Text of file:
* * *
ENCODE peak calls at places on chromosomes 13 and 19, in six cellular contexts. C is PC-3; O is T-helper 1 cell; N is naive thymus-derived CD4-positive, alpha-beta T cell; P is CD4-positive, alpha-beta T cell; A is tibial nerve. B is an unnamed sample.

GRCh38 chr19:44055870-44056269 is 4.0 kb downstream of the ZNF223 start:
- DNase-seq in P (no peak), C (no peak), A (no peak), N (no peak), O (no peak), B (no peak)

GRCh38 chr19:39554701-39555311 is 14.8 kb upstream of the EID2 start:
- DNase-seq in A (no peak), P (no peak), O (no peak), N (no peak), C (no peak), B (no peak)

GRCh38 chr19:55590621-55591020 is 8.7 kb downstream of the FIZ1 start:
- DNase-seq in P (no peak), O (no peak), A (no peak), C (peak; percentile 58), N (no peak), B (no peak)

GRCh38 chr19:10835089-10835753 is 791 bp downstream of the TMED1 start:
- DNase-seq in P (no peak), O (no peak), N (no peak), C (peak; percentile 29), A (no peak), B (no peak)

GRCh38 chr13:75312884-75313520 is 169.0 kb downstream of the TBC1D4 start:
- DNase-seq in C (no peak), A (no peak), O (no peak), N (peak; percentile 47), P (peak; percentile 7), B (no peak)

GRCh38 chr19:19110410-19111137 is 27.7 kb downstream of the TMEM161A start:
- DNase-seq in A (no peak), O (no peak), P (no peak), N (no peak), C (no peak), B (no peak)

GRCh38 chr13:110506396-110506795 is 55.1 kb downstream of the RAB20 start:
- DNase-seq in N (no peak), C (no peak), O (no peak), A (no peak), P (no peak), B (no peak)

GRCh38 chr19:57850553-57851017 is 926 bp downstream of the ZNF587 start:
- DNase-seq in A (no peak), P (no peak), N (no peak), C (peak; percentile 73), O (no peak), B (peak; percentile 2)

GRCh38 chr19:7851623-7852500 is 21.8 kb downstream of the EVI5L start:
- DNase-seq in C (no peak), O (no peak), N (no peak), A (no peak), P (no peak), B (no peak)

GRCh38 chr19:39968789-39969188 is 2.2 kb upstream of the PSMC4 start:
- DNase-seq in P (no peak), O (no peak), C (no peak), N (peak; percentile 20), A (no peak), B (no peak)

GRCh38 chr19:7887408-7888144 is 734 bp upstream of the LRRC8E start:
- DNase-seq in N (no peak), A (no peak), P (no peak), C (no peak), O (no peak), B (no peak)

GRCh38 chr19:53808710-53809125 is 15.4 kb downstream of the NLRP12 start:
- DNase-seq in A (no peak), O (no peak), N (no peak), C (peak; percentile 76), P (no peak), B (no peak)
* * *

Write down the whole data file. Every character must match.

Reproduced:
ENCODE peak calls at places on chromosomes 13 and 19, in six cellular contexts. C is PC-3; O is T-helper 1 cell; N is naive thymus-derived CD4-positive, alpha-beta T cell; P is CD4-positive, alpha-beta T cell; A is tibial nerve. B is an unnamed sample.

GRCh38 chr19:44055870-44056269 is 4.0 kb downstream of the ZNF223 start:
- DNase-seq in P (no peak), C (no peak), A (no peak), N (no peak), O (no peak), B (no peak)

GRCh38 chr19:39554701-39555311 is 14.8 kb upstream of the EID2 start:
- DNase-seq in A (no peak), P (no peak), O (no peak), N (no peak), C (no peak), B (no peak)

GRCh38 chr19:55590621-55591020 is 8.7 kb downstream of the FIZ1 start:
- DNase-seq in P (no peak), O (no peak), A (no peak), C (peak; percentile 58), N (no peak), B (no peak)

GRCh38 chr19:10835089-10835753 is 791 bp downstream of the TMED1 start:
- DNase-seq in P (no peak), O (no peak), N (no peak), C (peak; percentile 29), A (no peak), B (no peak)

GRCh38 chr13:75312884-75313520 is 169.0 kb downstream of the TBC1D4 start:
- DNase-seq in C (no peak), A (no peak), O (no peak), N (peak; percentile 47), P (peak; percentile 7), B (no peak)

GRCh38 chr19:19110410-19111137 is 27.7 kb downstream of the TMEM161A start:
- DNase-seq in A (no peak), O (no peak), P (no peak), N (no peak), C (no peak), B (no peak)

GRCh38 chr13:110506396-110506795 is 55.1 kb downstream of the RAB20 start:
- DNase-seq in N (no peak), C (no peak), O (no peak), A (no peak), P (no peak), B (no peak)

GRCh38 chr19:57850553-57851017 is 926 bp downstream of the ZNF587 start:
- DNase-seq in A (no peak), P (no peak), N (no peak), C (peak; percentile 73), O (no peak), B (peak; percentile 2)

GRCh38 chr19:7851623-7852500 is 21.8 kb downstream of the EVI5L start:
- DNase-seq in C (no peak), O (no peak), N (no peak), A (no peak), P (no peak), B (no peak)

GRCh38 chr19:39968789-39969188 is 2.2 kb upstream of the PSMC4 start:
- DNase-seq in P (no peak), O (no peak), C (no peak), N (peak; percentile 20), A (no peak), B (no peak)

GRCh38 chr19:7887408-7888144 is 734 bp upstream of the LRRC8E start:
- DNase-seq in N (no peak), A (no peak), P (no peak), C (no peak), O (no peak), B (no peak)

GRCh38 chr19:53808710-53809125 is 15.4 kb downstream of the NLRP12 start:
- DNase-seq in A (no peak), O (no peak), N (no peak), C (peak; percentile 76), P (no peak), B (no peak)